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ORLANDO, Fla. — Enrolling early in college is no longer a trend for top college football players, but a tsunami.
Tim Tebow went early to Florida in 2006 and then played on the Gators’ national championship team that season, starting a wave of early enrollee quarterbacks. At the Under Armour All-America Game, however, players at every position are making the jump.
Stanford Samuels III, a defensive back from Flanagan (Pembroke Pines) will play in the Under Armour game on Jan. 1. Two days later, he’ll be lifting weights and taking classes at Florida State. He already knows who his roommate will be — fellow early enrollee Cyrus Fagan, a safety from Mainland (Daytona Beach).
“Right after this, I’ll be heading to Tallahassee,” Samuels said. “My deciding to go early was based on things I need to work on. I need time to put on weight and learn the playbook and put myself in position to start my freshman year. Just getting familiar with everything. When you come in at the regular time, you have to get accustomed to a lot of things because the season is about to start.
“When you come in the winter, the first couple of weeks, it’s pretty much workouts and class, so it gives you a chance to get used to everything and get in the flow instead of having everything pushed at you at once.”
Samuels’ father, Stanford Samuels, Jr., was a cornerback for Florida State and in the Canadian Football League. When he went to Florida State out of Miami Carol City, he didn’t go early and wound up injuring a knee in preseason practice, missing what would have been his true freshman season.
“My parents always pushed me to graduate early because they always had this vision,” Samuels III said. “I didn’t see it at first. It started my 10th-grade year, they started telling me to take extra classes so I could graduate early. Once I did that, it made too much sense not to.”
Many of the players who transfer to IMG Academy (Bradenton), which was the No. 2 team in the Super 25 football rankings this season, already see themselves as being on the fast path to college. IMG spokesman Johnny Esfeller said the Ascenders have at least 23 players who are enrolling early in college.
That includes Marcus Williamson, a defensive back who transferred from Westerville South (Westerville, Ohio) to IMG last January. He’s already back home, and after playing in the Under Armour Game, he’ll head to Columbus to take classes at Ohio State.
“After I left IMG, I went home and hit the weights hard,” Williamson said. “I was at IMG for two semesters. You want to get into that college weight program and play spring ball and learn to compete at that level. It’s a tradeoff. If you go early, you’re missing on your senior prom and that last bit of high school.”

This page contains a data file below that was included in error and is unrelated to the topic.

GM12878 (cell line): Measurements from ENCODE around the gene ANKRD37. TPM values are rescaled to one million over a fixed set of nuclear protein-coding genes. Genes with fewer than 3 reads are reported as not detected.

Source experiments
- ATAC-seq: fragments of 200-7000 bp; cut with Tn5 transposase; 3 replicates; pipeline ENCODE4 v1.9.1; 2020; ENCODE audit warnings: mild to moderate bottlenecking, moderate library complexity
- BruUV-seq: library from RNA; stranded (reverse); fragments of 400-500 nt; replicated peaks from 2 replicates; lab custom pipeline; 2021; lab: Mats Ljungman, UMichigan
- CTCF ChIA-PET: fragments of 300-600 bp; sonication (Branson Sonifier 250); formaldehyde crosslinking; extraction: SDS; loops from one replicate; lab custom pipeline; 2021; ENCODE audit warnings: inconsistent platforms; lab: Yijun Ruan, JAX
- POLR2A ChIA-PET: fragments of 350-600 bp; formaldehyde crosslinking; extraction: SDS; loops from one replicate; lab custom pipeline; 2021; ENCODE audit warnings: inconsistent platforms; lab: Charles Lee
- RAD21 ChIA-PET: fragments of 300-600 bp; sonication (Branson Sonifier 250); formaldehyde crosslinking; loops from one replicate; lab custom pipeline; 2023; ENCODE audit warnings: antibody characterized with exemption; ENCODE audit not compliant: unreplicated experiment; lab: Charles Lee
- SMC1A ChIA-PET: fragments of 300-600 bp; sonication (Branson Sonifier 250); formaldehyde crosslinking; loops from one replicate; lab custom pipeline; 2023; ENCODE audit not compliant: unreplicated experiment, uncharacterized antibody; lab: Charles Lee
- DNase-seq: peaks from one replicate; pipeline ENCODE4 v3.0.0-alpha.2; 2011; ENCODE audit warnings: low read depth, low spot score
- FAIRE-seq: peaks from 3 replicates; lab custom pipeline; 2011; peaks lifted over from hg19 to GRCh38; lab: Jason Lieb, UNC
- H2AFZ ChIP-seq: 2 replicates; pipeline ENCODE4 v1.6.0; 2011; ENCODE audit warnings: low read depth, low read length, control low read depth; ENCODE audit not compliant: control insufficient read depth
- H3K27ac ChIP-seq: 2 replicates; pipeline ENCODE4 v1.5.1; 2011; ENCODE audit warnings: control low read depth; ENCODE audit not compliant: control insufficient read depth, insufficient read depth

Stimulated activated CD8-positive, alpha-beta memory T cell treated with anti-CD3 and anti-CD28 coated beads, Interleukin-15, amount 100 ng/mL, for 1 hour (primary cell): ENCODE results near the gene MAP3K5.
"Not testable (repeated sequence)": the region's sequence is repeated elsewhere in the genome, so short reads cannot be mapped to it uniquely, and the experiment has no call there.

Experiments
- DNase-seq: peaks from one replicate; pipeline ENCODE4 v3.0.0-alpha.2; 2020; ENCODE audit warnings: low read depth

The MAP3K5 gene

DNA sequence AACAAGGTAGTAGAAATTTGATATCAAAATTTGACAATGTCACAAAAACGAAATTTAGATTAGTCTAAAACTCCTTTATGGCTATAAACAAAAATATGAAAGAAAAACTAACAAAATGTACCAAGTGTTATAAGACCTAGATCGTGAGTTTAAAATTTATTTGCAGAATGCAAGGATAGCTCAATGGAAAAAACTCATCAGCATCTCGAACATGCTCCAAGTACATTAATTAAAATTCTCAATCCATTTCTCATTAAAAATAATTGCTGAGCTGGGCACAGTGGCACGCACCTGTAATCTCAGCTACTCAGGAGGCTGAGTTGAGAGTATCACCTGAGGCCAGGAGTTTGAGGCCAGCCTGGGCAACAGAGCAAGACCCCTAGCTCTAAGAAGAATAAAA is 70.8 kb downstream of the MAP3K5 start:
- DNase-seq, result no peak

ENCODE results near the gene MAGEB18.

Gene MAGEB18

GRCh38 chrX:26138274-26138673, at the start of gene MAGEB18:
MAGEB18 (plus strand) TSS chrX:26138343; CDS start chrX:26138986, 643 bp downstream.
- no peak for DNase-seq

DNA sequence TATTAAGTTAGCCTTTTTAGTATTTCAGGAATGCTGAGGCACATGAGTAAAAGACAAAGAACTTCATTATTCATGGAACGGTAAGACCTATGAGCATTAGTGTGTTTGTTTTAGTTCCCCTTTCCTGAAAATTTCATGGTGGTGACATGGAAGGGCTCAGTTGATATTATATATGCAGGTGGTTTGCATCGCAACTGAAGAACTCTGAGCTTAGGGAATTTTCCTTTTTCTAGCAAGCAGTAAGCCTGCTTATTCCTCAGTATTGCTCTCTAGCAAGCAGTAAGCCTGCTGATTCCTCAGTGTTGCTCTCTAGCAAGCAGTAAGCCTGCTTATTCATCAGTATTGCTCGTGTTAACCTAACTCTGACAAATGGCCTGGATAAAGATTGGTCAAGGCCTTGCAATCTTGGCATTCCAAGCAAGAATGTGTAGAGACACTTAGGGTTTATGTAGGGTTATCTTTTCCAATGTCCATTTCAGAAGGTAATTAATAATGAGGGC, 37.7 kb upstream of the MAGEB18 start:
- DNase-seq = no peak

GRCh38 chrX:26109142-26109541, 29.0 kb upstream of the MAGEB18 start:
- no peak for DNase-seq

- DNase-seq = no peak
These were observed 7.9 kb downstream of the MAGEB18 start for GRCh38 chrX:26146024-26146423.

Trey Smith, a first-team American Family Insurance ALL-USA offensive lineman from University School of Jackson (Jackson, Tenn.), says he’s a little beat up heading into the Under Armour Game. That won’t stop him from enrolling early at Tennessee on Jan. 7.
“There are so many advantages from an educational standpoint,” he said. “In three years, I’ll graduate and then my master’s will be paid for. Going early was more of a business decision. I know what goals I want to accomplish and if I go early, I’ll get it done.”
Brock Wright, a tight end from Cy-Fair (Cypress, Texas) is one of five early enrollees at Notre Dame, which matches the school’s highest total, set last season. He said he’s not concerned about going Jan. 15 to South Bend, even if the temperature there will likely be 65 to 70 degrees colder than Orlando.
“College is a good time to get some new experience,” he said. “I might as well get used to cold weather for a few years since I’ll probably come back to Texas after I graduate. The last time I saw snow was when I took my official visit up there and it was 20 degrees and snowing.”
Like Smith, Wright said getting his feet wet academically is a factor for him in deciding to enroll early.
“Their academic standards were a big factor in my recruiting,” Wright said. “Just being able to go there and start taking some classes early was a big thing for me. My dad (Len, who played center at Texas Tech) thought it would be a great idea. My mother didn’t, because she will miss me.”
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